In an interview, author Howard Rheingold discusses the history and future of virtual communities. They predate the Web, going back at least 30 years to PLATO, a community-structured electronic educational resource; Rheingold says that most virtual communities consisted primarily of enthusiasts until the mid 1990s, when the Internet exploded. At the core of the virtual community is a connecting thread, which he describes as "people who have an affinity or a goal in common who can coordinate their communications and activities with others online or on the street." He notes that Web newcomers now vastly outnumber virtual community veterans, which makes the passing on of "netiquette" and online cooperative behavior all the more difficult, the result being an increase of abuse of once-valued public forums such as Usenet. The dearth of netiquette literacy makes the future of the virtual community uncertain, according to Rheingold. Although he would like to be optimistic, he admits that the obstacles are formidable: Many online users behave like vandals, and a massive educational push for netiquette is unlikely. Rheingold predicts that Internet connections will become more pervasive as the use of Web-enabled mobile devices spreads, which in turn will drive the acceptance of the virtual community. He anticipates the emergence of virtual communities that bestow benefits upon people because they allow them to make transactions and conduct other activities in the aggregate.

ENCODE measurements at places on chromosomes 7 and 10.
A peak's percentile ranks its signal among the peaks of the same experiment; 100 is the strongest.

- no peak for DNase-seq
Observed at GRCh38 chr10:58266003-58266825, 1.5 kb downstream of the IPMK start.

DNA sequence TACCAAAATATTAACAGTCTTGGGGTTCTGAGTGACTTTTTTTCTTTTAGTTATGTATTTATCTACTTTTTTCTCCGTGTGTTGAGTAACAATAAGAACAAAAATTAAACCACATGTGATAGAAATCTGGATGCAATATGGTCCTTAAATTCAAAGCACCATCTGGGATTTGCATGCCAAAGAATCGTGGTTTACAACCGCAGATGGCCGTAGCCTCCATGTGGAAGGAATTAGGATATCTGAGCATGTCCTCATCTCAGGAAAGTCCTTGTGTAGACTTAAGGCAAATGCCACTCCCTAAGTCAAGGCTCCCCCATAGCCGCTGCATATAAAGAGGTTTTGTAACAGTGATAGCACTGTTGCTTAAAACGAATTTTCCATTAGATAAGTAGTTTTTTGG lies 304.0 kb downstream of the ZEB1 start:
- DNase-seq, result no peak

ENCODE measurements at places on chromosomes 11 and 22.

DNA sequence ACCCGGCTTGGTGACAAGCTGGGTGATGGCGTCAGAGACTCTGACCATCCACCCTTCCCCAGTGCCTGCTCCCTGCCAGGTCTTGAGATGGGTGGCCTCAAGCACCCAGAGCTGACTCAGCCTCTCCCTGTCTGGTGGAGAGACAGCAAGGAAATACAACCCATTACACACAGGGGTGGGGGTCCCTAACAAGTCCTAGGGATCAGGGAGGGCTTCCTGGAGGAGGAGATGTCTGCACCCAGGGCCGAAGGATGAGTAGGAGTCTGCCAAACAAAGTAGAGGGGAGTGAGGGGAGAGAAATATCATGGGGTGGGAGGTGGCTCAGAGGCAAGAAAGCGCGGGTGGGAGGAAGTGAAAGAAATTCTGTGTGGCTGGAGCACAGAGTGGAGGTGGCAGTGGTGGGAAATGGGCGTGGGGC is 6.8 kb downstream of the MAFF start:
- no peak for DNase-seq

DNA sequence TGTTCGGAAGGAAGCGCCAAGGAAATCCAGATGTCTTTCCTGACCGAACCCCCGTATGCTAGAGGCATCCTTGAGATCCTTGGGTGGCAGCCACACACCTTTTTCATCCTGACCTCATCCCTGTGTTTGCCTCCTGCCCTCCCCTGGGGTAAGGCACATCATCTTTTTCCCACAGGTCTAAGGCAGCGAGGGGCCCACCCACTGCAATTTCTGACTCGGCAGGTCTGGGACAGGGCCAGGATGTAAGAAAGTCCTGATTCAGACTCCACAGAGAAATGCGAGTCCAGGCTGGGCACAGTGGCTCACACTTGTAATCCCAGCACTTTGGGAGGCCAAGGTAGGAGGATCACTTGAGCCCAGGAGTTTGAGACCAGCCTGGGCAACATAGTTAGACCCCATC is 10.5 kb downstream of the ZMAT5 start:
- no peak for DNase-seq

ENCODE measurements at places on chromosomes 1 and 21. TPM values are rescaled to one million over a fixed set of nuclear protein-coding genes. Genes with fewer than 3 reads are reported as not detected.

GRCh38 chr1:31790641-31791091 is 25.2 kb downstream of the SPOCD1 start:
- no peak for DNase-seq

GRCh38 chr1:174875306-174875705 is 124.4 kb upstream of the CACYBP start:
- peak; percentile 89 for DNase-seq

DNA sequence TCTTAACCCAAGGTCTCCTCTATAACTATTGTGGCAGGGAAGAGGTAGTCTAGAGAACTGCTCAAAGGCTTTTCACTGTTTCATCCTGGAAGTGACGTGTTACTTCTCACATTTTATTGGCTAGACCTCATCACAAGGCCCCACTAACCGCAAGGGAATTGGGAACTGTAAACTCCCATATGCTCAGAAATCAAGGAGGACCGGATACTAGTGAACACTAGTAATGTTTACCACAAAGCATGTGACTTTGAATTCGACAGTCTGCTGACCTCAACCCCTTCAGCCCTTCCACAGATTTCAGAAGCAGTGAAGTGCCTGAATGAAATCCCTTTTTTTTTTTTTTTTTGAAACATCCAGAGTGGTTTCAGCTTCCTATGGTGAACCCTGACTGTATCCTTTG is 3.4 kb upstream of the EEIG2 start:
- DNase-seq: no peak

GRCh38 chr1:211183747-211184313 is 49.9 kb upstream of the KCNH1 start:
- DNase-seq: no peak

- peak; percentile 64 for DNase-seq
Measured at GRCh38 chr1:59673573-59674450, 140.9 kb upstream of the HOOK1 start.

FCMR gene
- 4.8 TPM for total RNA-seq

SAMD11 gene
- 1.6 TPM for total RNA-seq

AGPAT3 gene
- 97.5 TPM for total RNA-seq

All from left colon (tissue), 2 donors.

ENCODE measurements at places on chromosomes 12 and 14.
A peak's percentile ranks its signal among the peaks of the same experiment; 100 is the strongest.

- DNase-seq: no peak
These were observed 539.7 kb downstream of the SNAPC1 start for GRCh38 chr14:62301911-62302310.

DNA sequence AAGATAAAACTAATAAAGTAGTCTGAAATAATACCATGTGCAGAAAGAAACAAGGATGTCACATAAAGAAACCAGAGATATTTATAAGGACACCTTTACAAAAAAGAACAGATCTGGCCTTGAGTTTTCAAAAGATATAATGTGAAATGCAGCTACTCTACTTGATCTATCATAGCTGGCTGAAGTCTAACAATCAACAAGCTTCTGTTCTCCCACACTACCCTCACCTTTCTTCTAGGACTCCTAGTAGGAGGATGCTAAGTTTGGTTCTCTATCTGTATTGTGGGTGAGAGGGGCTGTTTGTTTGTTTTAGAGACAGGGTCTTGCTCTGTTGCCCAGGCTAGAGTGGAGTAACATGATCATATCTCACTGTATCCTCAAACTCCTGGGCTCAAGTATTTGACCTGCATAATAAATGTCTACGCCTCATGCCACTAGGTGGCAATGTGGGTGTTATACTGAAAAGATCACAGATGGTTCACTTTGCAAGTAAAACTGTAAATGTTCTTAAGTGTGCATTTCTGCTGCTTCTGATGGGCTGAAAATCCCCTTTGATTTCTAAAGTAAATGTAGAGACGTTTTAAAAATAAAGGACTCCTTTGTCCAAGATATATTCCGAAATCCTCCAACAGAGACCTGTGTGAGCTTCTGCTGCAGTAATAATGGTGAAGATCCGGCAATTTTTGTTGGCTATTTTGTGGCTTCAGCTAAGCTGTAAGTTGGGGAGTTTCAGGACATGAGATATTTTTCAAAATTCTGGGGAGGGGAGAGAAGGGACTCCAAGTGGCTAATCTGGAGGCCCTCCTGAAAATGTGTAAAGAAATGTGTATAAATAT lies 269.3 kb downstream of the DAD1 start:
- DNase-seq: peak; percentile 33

- "Makers of Electronics Begin to Emphasize Style"
Dallas Morning News (05/02/02); Bajaj, Vikas